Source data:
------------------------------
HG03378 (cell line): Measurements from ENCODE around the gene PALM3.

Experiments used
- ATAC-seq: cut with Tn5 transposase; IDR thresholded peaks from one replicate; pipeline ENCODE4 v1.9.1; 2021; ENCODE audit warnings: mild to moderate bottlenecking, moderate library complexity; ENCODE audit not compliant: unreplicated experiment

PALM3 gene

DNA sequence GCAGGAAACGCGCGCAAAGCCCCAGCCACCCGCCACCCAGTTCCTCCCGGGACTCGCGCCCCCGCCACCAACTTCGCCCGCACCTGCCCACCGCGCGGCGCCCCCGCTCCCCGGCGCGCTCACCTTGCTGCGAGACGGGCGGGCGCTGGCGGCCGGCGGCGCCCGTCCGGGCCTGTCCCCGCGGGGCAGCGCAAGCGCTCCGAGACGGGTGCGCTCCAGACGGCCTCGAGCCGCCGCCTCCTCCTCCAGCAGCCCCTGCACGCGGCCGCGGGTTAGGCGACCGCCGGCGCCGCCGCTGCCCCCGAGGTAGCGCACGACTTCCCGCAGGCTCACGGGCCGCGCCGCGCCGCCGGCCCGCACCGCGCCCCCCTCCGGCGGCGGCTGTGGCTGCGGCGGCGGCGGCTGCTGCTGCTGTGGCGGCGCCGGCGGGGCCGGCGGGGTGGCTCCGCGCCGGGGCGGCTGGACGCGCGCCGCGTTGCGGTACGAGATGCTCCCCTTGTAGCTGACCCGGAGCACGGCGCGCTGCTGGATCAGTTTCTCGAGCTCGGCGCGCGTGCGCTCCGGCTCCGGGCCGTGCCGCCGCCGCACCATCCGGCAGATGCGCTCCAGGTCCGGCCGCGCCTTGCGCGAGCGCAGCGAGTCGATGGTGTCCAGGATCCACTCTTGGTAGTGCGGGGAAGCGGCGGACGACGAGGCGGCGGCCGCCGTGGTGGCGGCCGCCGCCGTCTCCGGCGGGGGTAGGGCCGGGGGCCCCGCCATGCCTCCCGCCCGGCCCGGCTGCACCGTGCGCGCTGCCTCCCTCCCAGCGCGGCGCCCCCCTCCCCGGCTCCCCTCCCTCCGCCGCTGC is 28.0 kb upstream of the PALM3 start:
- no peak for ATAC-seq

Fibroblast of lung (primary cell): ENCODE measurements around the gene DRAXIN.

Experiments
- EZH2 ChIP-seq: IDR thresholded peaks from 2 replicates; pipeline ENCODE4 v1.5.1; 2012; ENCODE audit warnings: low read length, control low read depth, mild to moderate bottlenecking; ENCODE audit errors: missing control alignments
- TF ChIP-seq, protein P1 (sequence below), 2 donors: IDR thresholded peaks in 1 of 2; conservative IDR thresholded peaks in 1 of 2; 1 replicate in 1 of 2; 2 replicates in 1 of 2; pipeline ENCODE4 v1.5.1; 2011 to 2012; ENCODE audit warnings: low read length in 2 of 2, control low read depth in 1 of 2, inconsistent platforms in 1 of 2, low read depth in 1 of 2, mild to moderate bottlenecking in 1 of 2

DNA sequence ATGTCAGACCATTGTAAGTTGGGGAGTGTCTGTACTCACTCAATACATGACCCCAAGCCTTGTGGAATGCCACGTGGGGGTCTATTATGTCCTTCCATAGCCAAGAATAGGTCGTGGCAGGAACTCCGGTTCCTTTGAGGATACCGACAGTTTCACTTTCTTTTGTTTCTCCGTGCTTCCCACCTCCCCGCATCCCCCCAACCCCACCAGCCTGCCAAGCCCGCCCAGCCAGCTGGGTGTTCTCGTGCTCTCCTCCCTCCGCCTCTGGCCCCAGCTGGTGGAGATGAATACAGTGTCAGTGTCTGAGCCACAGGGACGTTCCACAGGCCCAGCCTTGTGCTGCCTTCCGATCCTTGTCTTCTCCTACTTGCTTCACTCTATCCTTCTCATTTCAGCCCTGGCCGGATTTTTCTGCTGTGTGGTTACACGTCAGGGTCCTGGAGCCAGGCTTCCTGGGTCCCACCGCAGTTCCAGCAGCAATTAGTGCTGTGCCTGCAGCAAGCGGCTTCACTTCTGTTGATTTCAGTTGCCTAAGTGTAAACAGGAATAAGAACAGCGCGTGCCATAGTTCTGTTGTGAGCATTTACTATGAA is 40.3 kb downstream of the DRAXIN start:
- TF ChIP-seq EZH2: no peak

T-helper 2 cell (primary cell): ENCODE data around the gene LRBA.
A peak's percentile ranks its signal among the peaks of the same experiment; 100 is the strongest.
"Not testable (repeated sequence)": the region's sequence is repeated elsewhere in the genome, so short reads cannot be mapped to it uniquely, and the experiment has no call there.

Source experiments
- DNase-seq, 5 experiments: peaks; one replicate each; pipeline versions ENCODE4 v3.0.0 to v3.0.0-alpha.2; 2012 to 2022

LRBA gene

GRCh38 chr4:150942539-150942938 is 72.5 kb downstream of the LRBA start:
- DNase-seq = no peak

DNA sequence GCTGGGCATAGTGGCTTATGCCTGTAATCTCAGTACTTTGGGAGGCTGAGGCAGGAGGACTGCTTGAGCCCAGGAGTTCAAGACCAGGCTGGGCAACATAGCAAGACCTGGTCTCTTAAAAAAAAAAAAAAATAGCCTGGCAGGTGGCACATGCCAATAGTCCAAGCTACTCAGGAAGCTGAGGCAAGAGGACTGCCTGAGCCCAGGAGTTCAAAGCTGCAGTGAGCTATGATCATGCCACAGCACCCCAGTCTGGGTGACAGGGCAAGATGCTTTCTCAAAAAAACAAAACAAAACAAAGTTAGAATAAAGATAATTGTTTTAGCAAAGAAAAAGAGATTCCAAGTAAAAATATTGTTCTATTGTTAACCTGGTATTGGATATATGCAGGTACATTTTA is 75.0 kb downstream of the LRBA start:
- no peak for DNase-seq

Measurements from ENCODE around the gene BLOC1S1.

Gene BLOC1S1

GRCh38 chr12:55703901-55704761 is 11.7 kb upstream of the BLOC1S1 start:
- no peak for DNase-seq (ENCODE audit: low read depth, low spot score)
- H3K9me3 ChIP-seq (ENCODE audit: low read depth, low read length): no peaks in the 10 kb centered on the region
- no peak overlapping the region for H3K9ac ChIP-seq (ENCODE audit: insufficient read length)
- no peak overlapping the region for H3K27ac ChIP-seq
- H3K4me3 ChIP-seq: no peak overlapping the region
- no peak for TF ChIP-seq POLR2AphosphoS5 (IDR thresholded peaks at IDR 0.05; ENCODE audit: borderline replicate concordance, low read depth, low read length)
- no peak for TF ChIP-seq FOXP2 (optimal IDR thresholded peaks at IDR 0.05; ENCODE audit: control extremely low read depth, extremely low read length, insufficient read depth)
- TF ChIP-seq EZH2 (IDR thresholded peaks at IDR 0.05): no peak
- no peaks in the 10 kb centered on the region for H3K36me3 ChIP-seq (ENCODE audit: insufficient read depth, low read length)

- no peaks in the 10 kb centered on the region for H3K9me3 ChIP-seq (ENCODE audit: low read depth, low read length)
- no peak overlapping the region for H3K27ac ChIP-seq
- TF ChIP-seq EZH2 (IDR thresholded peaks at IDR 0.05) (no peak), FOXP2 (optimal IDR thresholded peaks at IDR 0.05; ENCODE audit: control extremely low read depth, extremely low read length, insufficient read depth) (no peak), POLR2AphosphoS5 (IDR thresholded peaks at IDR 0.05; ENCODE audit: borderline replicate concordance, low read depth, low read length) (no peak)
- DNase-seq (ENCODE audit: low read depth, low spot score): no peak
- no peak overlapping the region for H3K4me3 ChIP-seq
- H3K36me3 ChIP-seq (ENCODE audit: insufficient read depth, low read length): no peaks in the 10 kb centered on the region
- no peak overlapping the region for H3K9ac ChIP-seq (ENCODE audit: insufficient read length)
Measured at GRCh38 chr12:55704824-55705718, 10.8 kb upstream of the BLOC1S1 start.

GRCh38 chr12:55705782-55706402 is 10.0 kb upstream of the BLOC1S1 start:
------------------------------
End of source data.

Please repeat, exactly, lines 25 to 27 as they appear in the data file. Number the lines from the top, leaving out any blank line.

GRCh38 chr12:55703901-55704761 is 11.7 kb upstream of the BLOC1S1 start:
- no peak for DNase-seq (ENCODE audit: low read depth, low spot score)
- H3K9me3 ChIP-seq (ENCODE audit: low read depth, low read length): no peaks in the 10 kb centered on the region